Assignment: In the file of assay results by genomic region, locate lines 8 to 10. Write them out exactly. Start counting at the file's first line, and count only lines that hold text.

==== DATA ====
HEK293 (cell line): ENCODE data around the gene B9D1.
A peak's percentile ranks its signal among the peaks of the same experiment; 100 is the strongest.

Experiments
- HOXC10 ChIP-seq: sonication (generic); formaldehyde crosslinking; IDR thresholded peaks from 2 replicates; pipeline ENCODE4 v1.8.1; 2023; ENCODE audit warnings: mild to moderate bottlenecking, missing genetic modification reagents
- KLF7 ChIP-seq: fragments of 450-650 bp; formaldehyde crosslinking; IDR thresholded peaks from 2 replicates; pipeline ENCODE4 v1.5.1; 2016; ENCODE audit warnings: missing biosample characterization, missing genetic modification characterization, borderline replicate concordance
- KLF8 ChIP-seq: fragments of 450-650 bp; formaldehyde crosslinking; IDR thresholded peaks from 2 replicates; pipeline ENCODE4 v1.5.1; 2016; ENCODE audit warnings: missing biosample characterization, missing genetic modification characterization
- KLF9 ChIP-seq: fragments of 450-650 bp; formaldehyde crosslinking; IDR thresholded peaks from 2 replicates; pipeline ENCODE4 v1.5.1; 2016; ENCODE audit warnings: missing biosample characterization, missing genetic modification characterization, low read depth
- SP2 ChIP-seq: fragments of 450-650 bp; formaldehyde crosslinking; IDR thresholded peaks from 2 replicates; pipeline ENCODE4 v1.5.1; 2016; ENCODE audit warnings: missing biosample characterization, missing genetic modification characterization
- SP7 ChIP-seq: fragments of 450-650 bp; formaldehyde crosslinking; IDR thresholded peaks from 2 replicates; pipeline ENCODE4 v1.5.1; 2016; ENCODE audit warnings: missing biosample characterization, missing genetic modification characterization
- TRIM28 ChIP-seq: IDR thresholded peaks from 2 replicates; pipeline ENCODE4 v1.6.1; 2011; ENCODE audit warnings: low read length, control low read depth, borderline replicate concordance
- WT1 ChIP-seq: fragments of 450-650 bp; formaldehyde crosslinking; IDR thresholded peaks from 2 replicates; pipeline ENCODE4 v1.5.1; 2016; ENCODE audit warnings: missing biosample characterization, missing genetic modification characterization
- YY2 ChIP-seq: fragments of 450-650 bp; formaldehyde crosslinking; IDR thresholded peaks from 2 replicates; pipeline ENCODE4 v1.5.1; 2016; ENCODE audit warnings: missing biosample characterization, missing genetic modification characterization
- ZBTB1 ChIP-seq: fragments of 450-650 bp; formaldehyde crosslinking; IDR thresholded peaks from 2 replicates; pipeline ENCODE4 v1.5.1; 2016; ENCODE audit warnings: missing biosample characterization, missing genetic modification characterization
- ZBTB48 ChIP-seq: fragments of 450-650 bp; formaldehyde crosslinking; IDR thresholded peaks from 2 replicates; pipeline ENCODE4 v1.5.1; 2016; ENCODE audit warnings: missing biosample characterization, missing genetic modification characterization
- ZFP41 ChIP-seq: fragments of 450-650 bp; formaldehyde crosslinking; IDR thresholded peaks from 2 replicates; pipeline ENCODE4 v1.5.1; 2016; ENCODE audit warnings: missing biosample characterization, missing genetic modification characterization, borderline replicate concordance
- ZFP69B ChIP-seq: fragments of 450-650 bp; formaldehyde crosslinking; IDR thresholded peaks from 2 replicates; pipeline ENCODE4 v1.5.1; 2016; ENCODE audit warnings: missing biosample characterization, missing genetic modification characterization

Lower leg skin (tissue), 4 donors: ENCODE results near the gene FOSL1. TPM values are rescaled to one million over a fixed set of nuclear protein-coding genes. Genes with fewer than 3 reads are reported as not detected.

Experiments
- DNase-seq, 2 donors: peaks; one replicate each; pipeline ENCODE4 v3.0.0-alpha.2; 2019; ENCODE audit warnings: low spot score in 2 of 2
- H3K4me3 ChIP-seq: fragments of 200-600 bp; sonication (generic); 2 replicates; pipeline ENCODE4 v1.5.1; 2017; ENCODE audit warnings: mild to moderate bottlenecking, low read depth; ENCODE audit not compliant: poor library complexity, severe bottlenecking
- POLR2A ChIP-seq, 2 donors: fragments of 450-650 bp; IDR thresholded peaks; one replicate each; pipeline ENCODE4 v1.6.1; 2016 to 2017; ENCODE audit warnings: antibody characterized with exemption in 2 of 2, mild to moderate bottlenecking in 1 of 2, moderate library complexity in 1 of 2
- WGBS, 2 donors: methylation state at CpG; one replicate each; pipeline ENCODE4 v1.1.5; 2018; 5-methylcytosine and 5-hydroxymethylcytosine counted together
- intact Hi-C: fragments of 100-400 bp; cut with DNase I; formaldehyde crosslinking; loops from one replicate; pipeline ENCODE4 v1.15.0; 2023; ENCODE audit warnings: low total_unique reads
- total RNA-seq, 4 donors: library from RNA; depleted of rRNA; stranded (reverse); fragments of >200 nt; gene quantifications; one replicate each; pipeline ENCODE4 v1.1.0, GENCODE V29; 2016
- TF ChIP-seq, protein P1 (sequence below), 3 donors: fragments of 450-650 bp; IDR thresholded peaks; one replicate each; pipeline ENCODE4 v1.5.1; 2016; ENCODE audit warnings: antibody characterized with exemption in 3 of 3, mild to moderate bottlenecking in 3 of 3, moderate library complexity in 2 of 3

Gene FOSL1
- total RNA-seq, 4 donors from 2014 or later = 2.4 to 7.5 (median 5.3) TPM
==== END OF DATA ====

- SP2 ChIP-seq: fragments of 450-650 bp; formaldehyde crosslinking; IDR thresholded peaks from 2 replicates; pipeline ENCODE4 v1.5.1; 2016; ENCODE audit warnings: missing biosample characterization, missing genetic modification characterization
- SP7 ChIP-seq: fragments of 450-650 bp; formaldehyde crosslinking; IDR thresholded peaks from 2 replicates; pipeline ENCODE4 v1.5.1; 2016; ENCODE audit warnings: missing biosample characterization, missing genetic modification characterization
- TRIM28 ChIP-seq: IDR thresholded peaks from 2 replicates; pipeline ENCODE4 v1.6.1; 2011; ENCODE audit warnings: low read length, control low read depth, borderline replicate concordance